Full Disclosure: Books are provided by Photo-Eye in exchange for links back for purchase.

Books are found in the bookstore and submissions are not accepted.


All Young Photographers Want To Be Famous

- - Blog News

The students are less curious about things now. It’s that trophy generation that wants everything handed to them. β€œCan you tell me who to contact?” Instead of going out and making contacts themselves.

[…]some of them are very, very good. And the ones that are tend to be multi-talented with interest in photography, design, fashion, art. But the people that just want to make pictures and work for National Geographic, they’re not interesting people.

–Dennis Darling

via I Love Texas Photo.

Peter van Agtmael Awarded 2012 W. Eugene Smith Grant

- - Blog News

The Board of Trustees of the W. Eugene Smith Memorial Fund announced that Brooklyn, New York photographer Peter van Agtmael is the recipient of the prestigious 2012 W. Eugene Smith Grant for Humanistic Photography for Disco Night September 11, an American view of the conflicts in Iraq and Afghanistan. The project earned Mr. van Agtmael a $30,000 grant to continue focussing on these wars, subjects that otherwise would be difficult to finance.

Expert Advice: Forming A Photo Cooperative

- - Expert Advice

by Bill Cramer, Wonderful Machine

With theΒ recent shake-up atΒ Luceo Images raising questions about the viability of photo cooperatives, I thought I’d share my own experiences with the photo cooperative business model.

Wonderful Machine didn’t always have 600 photographers. Back in 2004, we were a group of 3 working photographers (Chris Crisman,Β Ryan Donnell andΒ me), a studio manager, a marketing director, a bookkeeper and a dozen interns.Β UnlikeΒ many of the cooperatives that have since appeared on the scene, which are primarily made up of photojournalists spread far and wide, we were all based in Philadelphia and we were interested in portraiture as much as photojournalism and commercial assignments as much as editorial.

I had been thinking of forming a cooperative for years before that. Every time I saw a successful law firm or medical practice, I wondered why photographers couldn’t do the same thing. I figured why not share facilities, staff, equipment, insurance, marketing and refer assignments back and forth in a way that would increase everyone’s revenue and decrease everyone’s expenses? I foolishly tried this years earlier when we were still shooting film, but it was too onerous to reconcile all those costs. When digital came along though, the whole dynamic changed. Without film, processing, Polaroid (and gels and filters for that matter), the variable costs dropped to near zero. And even though the fixed costs of cameras, computers and software increased dramatically, they were no more than the expendables we were used to paying for and they were much easier to share. (A busy commercial photographer might shoot 2-3 days/week, so that leaves 4-5 days for the others to use that equipment.)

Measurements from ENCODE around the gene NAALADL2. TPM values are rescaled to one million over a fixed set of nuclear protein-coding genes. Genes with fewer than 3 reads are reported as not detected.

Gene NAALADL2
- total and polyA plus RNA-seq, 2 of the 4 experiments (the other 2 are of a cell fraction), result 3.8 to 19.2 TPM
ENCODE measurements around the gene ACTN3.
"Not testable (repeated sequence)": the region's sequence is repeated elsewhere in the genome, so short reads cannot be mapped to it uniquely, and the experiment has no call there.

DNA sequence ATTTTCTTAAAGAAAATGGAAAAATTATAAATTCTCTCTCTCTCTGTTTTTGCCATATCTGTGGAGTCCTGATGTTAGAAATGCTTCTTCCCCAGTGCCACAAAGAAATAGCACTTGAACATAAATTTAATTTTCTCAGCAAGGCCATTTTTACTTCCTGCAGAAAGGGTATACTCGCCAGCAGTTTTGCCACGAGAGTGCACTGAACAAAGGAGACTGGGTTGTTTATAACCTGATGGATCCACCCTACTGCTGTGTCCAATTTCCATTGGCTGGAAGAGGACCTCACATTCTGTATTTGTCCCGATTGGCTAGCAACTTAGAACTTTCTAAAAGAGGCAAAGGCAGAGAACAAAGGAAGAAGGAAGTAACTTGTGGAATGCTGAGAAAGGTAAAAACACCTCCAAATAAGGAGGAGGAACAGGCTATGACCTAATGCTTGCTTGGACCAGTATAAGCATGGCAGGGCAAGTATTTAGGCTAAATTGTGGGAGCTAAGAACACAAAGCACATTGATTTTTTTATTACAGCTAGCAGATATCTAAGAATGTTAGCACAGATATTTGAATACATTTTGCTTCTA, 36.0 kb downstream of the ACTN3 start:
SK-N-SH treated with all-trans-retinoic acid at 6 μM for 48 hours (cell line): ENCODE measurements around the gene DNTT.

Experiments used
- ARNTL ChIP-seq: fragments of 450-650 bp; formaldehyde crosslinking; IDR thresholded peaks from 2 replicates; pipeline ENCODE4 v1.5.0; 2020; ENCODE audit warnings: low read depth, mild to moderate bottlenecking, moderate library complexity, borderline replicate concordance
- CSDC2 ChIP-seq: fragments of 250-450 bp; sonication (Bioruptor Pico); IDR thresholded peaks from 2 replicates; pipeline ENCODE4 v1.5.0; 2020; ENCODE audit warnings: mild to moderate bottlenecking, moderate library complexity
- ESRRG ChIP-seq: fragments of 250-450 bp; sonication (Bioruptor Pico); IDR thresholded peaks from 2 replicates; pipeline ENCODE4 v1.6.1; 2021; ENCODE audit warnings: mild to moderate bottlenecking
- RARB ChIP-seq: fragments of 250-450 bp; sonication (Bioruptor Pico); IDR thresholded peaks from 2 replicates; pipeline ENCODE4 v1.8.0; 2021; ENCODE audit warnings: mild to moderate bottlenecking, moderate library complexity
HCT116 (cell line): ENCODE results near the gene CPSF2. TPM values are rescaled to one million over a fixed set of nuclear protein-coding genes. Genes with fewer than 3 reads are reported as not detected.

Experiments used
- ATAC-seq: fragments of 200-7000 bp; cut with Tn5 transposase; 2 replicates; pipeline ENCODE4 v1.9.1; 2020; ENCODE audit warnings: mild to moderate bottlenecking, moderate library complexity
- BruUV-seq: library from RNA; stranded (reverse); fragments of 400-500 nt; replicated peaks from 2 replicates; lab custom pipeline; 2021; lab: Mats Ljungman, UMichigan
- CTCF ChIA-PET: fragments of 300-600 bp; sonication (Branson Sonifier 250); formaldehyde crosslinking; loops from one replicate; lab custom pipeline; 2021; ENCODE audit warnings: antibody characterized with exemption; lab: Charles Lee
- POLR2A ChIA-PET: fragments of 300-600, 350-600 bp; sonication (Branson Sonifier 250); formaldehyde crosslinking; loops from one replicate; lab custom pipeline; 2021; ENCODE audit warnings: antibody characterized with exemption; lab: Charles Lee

While our cooperative only lasted for a few years before everyone went their separate ways and Wonderful Machine transformed into a marketing company, I thought we got most of the arrangement right, and I think it could be a good starting point for others to try. In a nutshell, each photographer billed all of his assignments and stock sales through our company. When a payment came in, the photographer and the company would be reimbursed for any out-of-pocket expenses related to the shoot and then the photographer and the company would split the remaining β€œeffective fee” 50/50. The photographer was paid as an employee, through a payroll service, with taxes taken out. The company would cover all of the common costs:Β rent/utilities,Β staff salaries, photographic equipment, office computers/software/furniture/equipment, insurance and the employee portion of the photographers’ payroll taxes. Each photographer would pay for business expenses that were unique to them, including their personal computer and their promotional materials.

The logic of a 50/50 split was that the cost per photographer would scale up and down as the photographer was busy or slow. And with any luck, some photographers would be busy when others are slow. You could just as easily set up a system where each photographer would contribute the same dollar amount rather than percentage. But that would make it hard to have anyone in the group that made a lot less than the others. And if you had different people paying different amounts, you would find yourself constantly renegotiating.

Rather than hiring freelance assistants, we had a number of β€œapprentice photographers” who gave us two days of their time each week in exchange for being part of our group, with access to our equipment, facilities, supplies and insurance. We also gave them professional guidance and passed along assignments when appropriate ones came along. Those apprentices would help out on shoots or in the office depending on the needs at any given moment.